RE: RARA-AVIS: Re: Noir, etc

From: Dave (
Date: 16 Feb 2003

Frank "Dolly" Dillon from Thompson's 'Hell of a Woman' fits the
"screwed" definition, as does "Kid" Collins from 'After Dark, My Sweet' and to some degree Carl Bigelow from 'Savage Night'. To me, literary noir, instead of the protagonist being "screwed" is instead "doomed". The doomed aspect can be physical or psychic. To me, the perfect example of noir is 'Double Indemnity'. When Walter Huff crosses the line and commits murder, his doom is sealed. It might not be apparent right away, but it's inevitable. In "Name of the Game is Death" by Dan Marlowe (one of my favorite noir books), the protagonist is doomed from page 1 (like many of Thompson's characters). And just to confuse things even more, has anyone here looked at "A Century of Noir" edited by Mickey Spillane and Max Collins? I picked it up recently to plow through during a long flight, and at most 10 of the 32 stories were what I'd even remotely consider noir. They seemed to open up the definition to any crime story with shadows or any dark characters. Some of the stories had happy endings, some were what I'd consider pure hard-boiled, and some fit more with the Henry Slesar type of twist ending. The book did have a terrific noir story by David Goodis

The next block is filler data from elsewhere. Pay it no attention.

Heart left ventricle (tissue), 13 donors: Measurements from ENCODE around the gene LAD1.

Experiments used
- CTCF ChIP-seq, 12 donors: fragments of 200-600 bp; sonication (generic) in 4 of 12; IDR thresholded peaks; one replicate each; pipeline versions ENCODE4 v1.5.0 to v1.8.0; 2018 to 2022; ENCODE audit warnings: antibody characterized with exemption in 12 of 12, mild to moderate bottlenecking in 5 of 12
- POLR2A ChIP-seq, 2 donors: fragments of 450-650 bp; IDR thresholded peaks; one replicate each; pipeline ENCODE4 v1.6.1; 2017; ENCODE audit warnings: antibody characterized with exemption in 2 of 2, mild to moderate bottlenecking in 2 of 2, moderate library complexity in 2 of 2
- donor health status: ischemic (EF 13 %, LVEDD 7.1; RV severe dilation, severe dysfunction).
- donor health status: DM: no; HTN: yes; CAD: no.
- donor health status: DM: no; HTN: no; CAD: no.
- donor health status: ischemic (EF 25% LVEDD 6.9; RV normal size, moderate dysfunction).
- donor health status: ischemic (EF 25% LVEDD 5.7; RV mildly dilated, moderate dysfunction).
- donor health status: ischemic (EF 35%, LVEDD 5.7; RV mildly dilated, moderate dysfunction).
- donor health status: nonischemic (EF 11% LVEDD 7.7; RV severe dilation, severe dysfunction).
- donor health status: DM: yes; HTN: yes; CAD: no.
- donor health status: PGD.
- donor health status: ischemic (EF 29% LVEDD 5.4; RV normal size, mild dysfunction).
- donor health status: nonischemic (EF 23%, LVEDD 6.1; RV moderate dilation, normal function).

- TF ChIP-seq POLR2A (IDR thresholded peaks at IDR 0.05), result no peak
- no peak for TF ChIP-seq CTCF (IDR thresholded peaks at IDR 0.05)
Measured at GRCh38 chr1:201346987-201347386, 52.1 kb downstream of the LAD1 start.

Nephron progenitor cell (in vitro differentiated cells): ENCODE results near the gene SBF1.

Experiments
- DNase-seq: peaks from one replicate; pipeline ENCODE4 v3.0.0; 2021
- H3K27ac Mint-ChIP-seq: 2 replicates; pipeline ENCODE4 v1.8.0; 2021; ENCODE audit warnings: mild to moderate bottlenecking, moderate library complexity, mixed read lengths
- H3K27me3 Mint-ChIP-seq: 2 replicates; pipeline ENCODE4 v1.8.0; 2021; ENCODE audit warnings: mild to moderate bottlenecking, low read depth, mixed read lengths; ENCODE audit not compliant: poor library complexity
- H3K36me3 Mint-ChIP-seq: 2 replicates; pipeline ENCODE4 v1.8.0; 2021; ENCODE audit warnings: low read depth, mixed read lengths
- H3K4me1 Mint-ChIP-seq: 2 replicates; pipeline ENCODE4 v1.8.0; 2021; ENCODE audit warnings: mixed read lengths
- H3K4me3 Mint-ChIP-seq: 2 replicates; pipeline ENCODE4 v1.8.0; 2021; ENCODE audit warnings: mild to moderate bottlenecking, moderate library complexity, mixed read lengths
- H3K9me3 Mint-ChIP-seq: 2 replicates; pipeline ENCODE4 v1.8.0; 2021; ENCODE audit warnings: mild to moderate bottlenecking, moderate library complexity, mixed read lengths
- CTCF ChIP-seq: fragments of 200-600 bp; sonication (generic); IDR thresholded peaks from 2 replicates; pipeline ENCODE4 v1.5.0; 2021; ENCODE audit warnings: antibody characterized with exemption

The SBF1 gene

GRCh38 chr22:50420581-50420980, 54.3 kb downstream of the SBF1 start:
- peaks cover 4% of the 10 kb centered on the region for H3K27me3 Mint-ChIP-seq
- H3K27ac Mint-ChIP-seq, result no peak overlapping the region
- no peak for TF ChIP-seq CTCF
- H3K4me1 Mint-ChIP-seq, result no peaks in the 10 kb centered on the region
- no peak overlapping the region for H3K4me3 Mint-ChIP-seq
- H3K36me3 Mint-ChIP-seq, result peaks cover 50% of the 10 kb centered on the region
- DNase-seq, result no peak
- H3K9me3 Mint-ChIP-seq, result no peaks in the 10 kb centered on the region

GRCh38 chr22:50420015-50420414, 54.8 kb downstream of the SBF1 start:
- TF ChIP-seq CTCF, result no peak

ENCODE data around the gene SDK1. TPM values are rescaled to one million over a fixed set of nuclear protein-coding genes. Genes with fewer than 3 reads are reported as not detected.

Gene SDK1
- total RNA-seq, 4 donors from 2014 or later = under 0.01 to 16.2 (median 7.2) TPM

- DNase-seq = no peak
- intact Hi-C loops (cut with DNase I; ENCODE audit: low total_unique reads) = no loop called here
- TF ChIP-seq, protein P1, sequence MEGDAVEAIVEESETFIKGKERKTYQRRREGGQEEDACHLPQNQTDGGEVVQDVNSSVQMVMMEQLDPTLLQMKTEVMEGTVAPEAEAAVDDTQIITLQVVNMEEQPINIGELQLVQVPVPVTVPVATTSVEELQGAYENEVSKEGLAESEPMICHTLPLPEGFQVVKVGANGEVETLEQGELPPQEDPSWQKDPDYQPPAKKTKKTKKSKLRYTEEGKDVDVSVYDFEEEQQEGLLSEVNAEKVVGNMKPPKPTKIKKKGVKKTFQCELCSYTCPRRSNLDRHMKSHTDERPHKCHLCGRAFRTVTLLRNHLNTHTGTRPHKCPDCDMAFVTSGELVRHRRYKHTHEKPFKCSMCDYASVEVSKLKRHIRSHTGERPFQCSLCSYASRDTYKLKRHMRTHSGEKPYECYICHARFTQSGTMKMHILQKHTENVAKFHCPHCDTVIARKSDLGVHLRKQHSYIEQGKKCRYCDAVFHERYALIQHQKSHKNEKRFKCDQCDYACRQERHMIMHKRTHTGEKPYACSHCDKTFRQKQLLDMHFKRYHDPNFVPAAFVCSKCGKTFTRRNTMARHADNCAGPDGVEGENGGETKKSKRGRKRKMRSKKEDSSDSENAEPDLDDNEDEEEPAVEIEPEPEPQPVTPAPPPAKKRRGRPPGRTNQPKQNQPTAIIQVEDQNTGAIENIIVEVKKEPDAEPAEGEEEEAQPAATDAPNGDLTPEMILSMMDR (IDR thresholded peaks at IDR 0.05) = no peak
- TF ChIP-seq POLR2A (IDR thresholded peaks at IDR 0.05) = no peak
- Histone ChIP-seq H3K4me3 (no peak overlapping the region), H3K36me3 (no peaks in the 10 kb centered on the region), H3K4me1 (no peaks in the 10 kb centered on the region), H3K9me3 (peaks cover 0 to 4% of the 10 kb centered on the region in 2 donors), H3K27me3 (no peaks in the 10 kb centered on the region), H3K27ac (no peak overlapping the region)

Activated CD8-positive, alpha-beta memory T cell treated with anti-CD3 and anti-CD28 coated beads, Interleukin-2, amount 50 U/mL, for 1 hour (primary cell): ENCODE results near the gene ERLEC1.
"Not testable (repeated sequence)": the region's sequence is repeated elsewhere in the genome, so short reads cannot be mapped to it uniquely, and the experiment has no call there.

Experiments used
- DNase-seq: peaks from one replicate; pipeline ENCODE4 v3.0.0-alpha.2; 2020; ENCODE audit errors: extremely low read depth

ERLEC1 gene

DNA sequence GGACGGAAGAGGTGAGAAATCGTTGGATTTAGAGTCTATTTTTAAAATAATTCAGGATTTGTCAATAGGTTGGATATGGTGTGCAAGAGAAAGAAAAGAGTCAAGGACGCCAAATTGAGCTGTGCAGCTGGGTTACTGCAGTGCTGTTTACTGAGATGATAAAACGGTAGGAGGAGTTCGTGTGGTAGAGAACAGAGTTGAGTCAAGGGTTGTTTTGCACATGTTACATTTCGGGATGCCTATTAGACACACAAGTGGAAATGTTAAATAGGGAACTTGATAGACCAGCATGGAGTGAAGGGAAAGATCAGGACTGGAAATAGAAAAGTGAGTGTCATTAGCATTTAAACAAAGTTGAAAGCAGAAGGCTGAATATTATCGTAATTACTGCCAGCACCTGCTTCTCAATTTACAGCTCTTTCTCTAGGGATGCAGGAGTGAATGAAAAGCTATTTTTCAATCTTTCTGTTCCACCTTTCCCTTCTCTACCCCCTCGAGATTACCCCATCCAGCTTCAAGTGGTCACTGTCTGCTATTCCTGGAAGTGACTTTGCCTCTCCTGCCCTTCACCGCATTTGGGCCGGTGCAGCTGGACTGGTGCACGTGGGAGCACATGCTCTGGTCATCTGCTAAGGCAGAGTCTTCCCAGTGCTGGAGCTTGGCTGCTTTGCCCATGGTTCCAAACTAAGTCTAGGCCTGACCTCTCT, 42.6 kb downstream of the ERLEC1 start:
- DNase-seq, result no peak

(The Plunge), a good one by Mickey Spillane (Tomorrow I Die) and a couple of pretty good ones by Evan Hunter and Chester Himes, and some good non-noir stories by Carroll John Daly, Donald Westlake, Norbert Davis, Frederic Brown, and a few others. All in all I don't think it was worth it, and definitely not if you're actually looking for noir.


-----Original Message----- From: [mailto:] On Behalf Of Al Guthrie Sent: Sunday, February 16, 2003 3:40 PM To: Subject: RARA-AVIS: Re: Noir, etc

Thinking about "screwed" as a definition, I've concluded that it only works as a psychological term. As far as external events are concerned,
"screwed" isn't necessarily noir. An optimist can be repeatedly "screwed" without batting a noir eyelid (Candide or Earl Swagger in Pale Horse Coming, for example). Come to think of it, being repeatedly "screwed" and not giving a damn is pretty hardboiled. "Screwed" and thinking the whole world's out to get you, that's one aspect of noir. But it isn't that simple. Jim Thompson's psychopaths don't fit the "screwed" definition, but they're sure as hell noir. They do fit the "psychological horror" definition. Surely one of the most obvious links between Thompson's psychopaths and Goodis's paranoids is abnormal psychology. And those books we really enjoy, but aren't quite noir? Maybe the protagonist is too sane? I don't know. I'm merely speculating.


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